Coming out of 'the closet'

Publication Date: Wednesday Sep 20, 1995

COMMUNITY: Coming out of 'the closet'

New All Saints Parish Hall increases space for Food Closet program

by Peter Gauvin

Since 1976 the Food Closet has provided bags of groceries and equal amounts of caring to Palo Alto's poor residents out of cramped, narrow hallway in the All Saints Episcopal Church on Waverley Street.

The space was, literally, a closet.

But this week the Food Closet began operating out of a specially-designed wing of the new All Saints Parish Hall, just around the corner on Hamilton Avenue. The new space is complete with a storage room and kitchen area, counter area, and an indoor and outdoor waiting area, all in one location.

"This was designed with them in mind," said church Rector Margaret Irwin. "They've been in this cramped little closet (for 19 years)," although the number of people they serve has continued to grow.

Patsy McAfee founded the Food Closet back then. "We opened Nov. 1, 1976. At that time we had six churches involved. Now there are 29. We served 92 people in the first three months and now we serve more than 100 in a day," she said.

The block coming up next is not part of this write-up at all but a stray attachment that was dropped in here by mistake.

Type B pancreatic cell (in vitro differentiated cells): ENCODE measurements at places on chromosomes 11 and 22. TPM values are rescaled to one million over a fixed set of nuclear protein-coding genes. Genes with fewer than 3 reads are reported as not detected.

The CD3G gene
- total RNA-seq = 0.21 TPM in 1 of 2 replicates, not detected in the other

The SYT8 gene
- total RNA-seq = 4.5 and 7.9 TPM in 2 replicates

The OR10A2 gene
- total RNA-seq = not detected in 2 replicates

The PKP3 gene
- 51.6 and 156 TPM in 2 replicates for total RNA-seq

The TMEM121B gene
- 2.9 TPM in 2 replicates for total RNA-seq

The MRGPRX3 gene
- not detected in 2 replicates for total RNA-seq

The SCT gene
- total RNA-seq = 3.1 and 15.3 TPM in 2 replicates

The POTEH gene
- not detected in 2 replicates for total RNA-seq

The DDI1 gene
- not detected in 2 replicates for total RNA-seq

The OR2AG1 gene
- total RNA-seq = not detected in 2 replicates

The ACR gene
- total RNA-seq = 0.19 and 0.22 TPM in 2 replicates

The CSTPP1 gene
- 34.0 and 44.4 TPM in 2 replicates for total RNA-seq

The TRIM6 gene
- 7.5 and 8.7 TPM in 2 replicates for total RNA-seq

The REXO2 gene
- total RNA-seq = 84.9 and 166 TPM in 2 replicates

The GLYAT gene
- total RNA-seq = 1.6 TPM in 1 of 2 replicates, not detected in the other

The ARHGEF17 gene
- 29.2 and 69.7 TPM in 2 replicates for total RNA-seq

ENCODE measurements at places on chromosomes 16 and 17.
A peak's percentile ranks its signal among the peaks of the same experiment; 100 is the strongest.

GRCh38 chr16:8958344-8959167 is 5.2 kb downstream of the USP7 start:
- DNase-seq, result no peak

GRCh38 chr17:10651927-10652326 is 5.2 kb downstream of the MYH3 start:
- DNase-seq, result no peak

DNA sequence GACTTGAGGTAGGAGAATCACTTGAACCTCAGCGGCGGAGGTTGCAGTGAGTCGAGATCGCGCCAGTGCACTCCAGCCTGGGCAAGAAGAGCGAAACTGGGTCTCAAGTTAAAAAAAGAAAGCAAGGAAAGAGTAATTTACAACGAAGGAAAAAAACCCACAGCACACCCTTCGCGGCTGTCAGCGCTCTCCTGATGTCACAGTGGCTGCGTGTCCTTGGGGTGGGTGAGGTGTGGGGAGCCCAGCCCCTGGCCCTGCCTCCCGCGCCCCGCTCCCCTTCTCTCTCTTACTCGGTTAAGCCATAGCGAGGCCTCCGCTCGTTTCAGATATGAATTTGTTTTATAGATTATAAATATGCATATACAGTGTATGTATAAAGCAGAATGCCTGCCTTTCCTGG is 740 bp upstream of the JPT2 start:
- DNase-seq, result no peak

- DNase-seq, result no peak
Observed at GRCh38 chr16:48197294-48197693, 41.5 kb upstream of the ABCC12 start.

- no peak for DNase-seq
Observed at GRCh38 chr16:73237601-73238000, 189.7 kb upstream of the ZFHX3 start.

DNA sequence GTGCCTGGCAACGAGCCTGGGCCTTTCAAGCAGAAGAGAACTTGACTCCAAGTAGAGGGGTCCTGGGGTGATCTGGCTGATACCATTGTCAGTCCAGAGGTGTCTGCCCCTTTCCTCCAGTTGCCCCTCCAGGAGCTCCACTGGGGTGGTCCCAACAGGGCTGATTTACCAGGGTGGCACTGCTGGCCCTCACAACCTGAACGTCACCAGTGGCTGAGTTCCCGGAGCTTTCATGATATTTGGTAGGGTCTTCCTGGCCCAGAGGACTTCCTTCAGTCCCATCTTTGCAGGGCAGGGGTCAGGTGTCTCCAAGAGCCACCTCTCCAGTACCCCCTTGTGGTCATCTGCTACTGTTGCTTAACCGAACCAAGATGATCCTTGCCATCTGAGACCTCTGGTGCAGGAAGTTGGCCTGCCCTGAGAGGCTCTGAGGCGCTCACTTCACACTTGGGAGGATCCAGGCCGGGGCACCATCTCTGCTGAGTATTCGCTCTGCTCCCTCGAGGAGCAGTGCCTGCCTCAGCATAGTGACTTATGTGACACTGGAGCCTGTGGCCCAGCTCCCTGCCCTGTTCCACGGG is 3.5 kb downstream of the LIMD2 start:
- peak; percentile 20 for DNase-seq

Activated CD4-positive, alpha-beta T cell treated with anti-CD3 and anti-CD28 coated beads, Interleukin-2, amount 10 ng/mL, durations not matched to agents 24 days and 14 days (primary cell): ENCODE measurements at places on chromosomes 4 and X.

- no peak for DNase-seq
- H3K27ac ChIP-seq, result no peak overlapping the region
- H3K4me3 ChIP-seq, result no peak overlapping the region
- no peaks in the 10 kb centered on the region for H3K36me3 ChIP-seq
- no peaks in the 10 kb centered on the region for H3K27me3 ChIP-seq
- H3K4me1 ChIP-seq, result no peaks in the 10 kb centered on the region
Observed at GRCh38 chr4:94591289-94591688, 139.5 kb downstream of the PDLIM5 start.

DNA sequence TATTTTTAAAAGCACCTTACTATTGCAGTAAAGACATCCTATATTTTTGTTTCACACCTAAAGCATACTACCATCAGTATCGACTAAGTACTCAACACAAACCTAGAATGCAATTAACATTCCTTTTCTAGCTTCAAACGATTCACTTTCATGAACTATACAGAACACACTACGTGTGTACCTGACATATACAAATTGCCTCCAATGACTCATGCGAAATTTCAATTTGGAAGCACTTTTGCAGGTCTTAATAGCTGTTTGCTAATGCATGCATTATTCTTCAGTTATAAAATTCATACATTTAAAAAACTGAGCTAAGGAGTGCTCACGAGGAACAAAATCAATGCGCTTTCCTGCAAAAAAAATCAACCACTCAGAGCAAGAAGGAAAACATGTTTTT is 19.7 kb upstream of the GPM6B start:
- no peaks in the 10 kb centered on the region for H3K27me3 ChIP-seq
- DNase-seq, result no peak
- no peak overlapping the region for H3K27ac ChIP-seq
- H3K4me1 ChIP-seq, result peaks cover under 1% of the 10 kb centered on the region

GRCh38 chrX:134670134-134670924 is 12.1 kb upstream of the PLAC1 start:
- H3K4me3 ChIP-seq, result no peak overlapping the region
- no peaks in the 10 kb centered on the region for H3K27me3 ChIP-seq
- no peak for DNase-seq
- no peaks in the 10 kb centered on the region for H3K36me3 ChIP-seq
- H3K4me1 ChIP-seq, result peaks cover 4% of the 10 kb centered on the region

"It will be a real improvement," said Dan Gray, board president of the Urban Ministry, which now operates the Food Closet with the help of those 29 churches.

In addition to the expanded quarters for the Food Closet, the Urban Ministry's hot-lunch program will also be coming back to the parish on Thursdays, Irwin said.

The new parish hall replaces a building built in the 1920s that the church was going to remodel, but then discovered that it was structurally unsound, Irwin said.

After five years of planning, they broke ground in January on the new parish hall, which was designed by architect Monty Anderson.

"We wanted to create a bright and light space, in contrast to the dark sanctuary used for worship," Anderson said.

The 6,800-square-foot hall, which has a large hardwood floor ideal for dancing, a fireside meeting room and a large kitchen, will be used purely for social functions.

"I feel it's a real contribution to the downtown landscape," said Rector Irwin.

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